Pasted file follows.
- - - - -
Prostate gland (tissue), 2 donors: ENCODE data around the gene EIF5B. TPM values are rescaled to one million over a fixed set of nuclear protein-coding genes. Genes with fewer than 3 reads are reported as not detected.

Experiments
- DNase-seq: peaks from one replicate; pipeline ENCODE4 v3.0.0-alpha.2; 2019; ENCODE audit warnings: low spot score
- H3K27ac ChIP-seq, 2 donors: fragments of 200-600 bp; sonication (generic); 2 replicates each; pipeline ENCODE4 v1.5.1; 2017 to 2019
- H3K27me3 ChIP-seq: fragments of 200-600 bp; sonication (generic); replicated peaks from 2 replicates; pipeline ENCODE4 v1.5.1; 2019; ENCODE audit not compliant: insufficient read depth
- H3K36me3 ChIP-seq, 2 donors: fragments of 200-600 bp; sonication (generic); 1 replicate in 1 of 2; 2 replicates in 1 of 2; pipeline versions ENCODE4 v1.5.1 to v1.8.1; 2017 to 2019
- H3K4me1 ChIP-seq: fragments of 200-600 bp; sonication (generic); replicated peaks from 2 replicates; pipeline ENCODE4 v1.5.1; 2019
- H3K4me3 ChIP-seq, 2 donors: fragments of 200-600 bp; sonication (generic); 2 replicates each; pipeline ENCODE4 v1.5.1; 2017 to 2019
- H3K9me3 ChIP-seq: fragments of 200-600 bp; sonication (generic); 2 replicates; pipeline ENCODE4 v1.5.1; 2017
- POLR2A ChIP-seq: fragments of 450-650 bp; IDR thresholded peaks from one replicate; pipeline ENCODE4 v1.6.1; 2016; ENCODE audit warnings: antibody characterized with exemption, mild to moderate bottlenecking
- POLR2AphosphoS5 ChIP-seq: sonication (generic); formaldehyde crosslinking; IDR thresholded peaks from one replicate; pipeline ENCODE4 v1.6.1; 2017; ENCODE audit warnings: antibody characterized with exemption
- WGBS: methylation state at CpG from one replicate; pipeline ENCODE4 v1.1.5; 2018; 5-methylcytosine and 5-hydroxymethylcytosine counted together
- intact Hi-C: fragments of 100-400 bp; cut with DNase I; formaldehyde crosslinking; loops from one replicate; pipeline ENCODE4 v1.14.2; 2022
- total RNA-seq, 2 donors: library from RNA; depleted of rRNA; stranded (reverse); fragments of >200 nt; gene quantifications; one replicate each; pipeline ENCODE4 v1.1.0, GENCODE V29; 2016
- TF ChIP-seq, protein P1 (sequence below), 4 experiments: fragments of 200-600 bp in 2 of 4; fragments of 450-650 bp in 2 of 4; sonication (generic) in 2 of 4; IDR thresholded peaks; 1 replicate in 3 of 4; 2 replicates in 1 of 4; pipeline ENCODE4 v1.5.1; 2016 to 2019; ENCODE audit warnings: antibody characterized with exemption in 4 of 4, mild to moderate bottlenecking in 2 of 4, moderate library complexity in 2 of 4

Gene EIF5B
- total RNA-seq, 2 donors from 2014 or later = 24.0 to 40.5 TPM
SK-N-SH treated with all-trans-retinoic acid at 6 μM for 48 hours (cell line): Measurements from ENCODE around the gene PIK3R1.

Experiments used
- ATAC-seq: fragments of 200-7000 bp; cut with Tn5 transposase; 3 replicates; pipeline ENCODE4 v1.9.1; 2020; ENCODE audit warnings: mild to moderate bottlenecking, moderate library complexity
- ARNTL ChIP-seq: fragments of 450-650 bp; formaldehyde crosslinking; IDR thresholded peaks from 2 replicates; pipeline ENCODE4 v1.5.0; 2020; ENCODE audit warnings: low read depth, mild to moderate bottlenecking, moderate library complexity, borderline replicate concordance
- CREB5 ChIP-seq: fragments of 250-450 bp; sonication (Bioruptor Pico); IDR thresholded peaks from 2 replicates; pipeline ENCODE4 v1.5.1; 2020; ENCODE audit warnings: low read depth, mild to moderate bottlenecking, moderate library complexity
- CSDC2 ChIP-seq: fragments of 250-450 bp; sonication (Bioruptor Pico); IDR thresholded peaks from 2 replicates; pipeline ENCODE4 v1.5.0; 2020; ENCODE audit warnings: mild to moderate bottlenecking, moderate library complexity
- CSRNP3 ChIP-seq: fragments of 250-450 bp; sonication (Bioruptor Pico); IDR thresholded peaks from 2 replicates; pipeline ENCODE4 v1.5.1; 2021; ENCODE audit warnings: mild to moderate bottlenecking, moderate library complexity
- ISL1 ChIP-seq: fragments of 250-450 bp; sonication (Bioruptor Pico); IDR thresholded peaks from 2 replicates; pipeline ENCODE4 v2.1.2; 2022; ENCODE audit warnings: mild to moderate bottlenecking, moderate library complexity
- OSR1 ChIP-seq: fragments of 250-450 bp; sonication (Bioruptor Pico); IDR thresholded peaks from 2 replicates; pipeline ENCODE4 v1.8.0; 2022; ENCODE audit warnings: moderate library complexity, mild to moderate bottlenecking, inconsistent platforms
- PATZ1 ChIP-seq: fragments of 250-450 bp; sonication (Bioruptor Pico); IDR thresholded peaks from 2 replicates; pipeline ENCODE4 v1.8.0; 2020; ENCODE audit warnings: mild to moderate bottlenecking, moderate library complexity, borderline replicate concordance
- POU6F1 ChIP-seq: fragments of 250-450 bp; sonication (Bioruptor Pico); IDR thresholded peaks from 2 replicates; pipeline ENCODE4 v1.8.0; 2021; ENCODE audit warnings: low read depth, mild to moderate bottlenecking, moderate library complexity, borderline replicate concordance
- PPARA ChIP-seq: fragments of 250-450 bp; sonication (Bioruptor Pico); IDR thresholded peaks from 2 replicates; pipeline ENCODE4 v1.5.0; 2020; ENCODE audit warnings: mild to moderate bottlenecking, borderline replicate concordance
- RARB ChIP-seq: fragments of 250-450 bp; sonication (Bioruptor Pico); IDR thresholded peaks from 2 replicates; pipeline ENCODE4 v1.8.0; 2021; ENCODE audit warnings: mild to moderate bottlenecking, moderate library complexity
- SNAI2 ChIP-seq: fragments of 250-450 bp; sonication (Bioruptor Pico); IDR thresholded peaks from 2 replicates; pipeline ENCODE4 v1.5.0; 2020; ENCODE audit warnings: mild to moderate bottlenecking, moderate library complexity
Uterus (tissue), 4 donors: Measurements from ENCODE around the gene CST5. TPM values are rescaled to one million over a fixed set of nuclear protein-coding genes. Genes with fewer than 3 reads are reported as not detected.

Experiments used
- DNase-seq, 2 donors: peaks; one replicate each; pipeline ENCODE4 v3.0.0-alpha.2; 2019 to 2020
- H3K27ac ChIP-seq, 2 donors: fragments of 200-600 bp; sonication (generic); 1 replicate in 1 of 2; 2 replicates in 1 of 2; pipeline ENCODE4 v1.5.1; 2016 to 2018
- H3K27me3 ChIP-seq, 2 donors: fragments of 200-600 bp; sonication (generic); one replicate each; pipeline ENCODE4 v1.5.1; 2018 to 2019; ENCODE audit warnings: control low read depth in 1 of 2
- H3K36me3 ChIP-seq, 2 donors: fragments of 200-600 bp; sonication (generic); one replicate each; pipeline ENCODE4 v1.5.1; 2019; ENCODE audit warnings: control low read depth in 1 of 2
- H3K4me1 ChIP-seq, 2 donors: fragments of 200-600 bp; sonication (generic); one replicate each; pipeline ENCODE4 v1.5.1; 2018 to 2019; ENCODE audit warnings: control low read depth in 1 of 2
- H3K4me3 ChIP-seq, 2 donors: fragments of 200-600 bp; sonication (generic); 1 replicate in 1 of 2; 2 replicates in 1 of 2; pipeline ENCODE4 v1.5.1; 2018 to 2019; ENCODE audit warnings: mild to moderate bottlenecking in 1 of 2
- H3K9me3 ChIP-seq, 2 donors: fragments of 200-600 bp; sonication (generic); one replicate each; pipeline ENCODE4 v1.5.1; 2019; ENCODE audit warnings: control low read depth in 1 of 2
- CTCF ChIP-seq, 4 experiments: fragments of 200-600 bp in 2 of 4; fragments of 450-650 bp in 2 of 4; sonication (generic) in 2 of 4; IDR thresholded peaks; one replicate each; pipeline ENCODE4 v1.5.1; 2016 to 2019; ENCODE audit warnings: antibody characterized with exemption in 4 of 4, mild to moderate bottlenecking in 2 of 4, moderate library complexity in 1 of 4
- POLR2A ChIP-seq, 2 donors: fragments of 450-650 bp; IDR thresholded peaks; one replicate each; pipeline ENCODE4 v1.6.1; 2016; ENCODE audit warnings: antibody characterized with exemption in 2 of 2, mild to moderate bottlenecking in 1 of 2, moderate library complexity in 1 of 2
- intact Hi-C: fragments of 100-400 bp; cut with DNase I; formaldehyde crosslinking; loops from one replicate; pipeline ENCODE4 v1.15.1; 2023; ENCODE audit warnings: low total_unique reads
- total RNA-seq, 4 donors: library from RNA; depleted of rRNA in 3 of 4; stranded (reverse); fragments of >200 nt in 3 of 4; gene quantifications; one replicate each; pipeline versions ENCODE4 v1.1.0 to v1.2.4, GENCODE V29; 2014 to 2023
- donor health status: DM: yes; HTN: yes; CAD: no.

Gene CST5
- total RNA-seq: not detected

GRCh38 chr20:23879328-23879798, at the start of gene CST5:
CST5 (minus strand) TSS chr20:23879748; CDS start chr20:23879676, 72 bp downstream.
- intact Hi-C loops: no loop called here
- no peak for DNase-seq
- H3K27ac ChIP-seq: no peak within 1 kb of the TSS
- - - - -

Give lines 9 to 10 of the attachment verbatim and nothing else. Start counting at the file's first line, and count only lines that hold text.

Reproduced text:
- H3K9me3 ChIP-seq: fragments of 200-600 bp; sonication (generic); 2 replicates; pipeline ENCODE4 v1.5.1; 2017
- POLR2A ChIP-seq: fragments of 450-650 bp; IDR thresholded peaks from one replicate; pipeline ENCODE4 v1.6.1; 2016; ENCODE audit warnings: antibody characterized with exemption, mild to moderate bottlenecking